December 25, 2012 § Leave a comment
My musings of the last two days have dealt with the darker sides of Christmas, Texas-style. Christmas in Texas is indeed more than bloody butchery, necktie parties, and shotgunnings in the street. To wit:
About the worst place to pass Christmas, I imagine, is at a funeral parlor with the mortal remains of a loved one. The second worst place, I would posit, is in jail. The jails of today are not the hell-holes of centuries past, but I daresay that at least on Christmas day, jail in Austin in 1883 was a jollier place of good cheer than it is today, in 2012, as the Austin Statesman reported the morning after.
A Magnanimous Citizen.
The prisoners in the county jail yesterday were in receipt of a Christmas treat of such a nature as to make their hearts grower warmer towards the world they are prone to think is hardened towards them in their cold, cheerless cells. It was such a remembrance as serves to keep alive in the minds of humanity the name of John Howard in his prison house philanthropy, and that other name, Charles Dickens, which has served in the great work of prison reformation, to make the name of Howard greater, as it made men regard their erring fellow beings as human, notwithstanding their fallen condition. Mr. Lundberg, the Austin baker, was the one who visited the prisoners yesterday. He gave each of them, about 50 in number, a supply of cake, smoking and chewing tobacco, cigarettes, turkey, bread, etc. This service has been a suggestion of Mr. Lundberg for years. Sheriff Malcom Hornsby furnished the prisoners with a round deal of whisky. To show their appreciation, the prisoners all gave a lusty three cheers for Mr. Lundberg, which made the walls of the jail resound again and the corridors reverberate their vociferous gratitude. It was a kind act on the part of Mr. Lundberg, and one that was very commendable, indeed.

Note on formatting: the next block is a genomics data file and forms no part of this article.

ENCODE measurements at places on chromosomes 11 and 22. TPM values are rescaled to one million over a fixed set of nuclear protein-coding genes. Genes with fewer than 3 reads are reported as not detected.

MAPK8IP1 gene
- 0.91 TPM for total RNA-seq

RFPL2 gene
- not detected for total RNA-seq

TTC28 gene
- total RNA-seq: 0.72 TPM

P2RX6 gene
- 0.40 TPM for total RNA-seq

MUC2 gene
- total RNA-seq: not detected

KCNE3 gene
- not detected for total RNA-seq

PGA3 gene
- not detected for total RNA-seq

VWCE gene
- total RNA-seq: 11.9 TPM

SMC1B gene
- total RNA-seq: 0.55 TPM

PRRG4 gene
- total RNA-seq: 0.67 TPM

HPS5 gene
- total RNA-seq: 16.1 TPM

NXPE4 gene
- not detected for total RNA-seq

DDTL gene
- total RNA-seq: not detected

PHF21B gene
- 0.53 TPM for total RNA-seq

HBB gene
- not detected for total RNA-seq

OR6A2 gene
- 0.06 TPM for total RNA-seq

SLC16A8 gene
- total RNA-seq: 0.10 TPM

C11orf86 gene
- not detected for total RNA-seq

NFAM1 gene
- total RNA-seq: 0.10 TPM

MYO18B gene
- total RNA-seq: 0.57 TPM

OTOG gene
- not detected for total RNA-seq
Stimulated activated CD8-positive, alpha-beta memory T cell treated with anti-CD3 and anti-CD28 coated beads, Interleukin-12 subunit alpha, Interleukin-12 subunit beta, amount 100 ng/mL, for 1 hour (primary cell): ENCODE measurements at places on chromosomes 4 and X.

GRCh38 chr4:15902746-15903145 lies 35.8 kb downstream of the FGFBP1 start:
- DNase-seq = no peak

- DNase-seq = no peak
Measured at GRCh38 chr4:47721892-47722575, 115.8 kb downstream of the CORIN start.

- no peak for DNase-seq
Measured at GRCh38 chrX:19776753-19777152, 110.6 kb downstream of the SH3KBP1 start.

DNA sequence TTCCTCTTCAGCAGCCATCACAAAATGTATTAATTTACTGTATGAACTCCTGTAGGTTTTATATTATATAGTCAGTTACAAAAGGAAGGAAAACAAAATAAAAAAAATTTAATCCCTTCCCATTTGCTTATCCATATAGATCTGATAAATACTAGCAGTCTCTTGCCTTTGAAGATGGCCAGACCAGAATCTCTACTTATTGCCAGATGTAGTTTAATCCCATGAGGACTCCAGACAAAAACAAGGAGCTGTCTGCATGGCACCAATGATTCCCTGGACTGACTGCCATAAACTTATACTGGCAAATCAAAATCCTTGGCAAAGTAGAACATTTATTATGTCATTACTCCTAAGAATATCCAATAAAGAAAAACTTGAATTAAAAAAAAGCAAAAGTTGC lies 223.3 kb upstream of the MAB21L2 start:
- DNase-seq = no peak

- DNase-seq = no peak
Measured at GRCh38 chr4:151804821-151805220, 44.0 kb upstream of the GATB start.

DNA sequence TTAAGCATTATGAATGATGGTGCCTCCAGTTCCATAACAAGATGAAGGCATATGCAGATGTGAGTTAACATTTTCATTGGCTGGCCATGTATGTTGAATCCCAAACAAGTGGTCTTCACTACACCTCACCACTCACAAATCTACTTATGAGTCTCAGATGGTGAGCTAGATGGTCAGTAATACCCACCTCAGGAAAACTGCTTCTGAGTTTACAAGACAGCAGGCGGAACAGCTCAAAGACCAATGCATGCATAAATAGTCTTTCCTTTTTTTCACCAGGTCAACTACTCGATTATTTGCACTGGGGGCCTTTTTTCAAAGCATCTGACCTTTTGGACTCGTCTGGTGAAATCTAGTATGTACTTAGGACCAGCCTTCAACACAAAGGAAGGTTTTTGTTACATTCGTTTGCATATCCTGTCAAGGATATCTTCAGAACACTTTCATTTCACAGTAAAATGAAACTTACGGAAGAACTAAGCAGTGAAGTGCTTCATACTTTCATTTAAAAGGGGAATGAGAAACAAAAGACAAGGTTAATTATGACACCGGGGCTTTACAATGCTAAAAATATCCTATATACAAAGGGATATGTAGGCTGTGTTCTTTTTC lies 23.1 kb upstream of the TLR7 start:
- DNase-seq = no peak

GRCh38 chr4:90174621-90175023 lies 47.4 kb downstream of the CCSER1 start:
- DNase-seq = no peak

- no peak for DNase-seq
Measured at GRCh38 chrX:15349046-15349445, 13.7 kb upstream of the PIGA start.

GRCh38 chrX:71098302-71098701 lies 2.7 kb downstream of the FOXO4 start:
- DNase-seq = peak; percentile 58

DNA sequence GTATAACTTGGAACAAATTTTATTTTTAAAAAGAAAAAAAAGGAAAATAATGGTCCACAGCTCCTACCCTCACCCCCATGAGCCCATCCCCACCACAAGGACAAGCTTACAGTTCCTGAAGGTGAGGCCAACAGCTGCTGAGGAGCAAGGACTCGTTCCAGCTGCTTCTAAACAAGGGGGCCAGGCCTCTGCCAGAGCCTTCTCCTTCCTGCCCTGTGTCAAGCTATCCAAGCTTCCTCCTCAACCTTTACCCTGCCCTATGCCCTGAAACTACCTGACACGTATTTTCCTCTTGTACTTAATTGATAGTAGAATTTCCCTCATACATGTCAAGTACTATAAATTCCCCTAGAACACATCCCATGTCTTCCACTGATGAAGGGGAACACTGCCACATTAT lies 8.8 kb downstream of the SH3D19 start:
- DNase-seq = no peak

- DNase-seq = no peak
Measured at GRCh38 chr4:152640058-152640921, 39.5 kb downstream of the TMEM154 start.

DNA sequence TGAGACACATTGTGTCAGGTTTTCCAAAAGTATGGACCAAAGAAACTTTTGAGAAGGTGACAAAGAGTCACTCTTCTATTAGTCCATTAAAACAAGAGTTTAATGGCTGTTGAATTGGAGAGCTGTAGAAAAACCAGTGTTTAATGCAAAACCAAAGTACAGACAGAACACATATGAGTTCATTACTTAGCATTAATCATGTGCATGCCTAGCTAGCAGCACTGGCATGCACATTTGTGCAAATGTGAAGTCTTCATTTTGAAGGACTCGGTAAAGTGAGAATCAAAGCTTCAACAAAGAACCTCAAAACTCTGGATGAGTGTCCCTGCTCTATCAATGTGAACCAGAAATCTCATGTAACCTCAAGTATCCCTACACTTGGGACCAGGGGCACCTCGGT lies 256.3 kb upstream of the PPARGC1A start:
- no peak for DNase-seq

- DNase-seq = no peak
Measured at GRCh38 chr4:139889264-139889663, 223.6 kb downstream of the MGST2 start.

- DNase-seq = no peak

Recorder Johns, as an incident to the holidays, has had rather a larger bunch of drunkards than usual to dispose of, which he did by fining them generally small amounts each to replenish the city exchequer.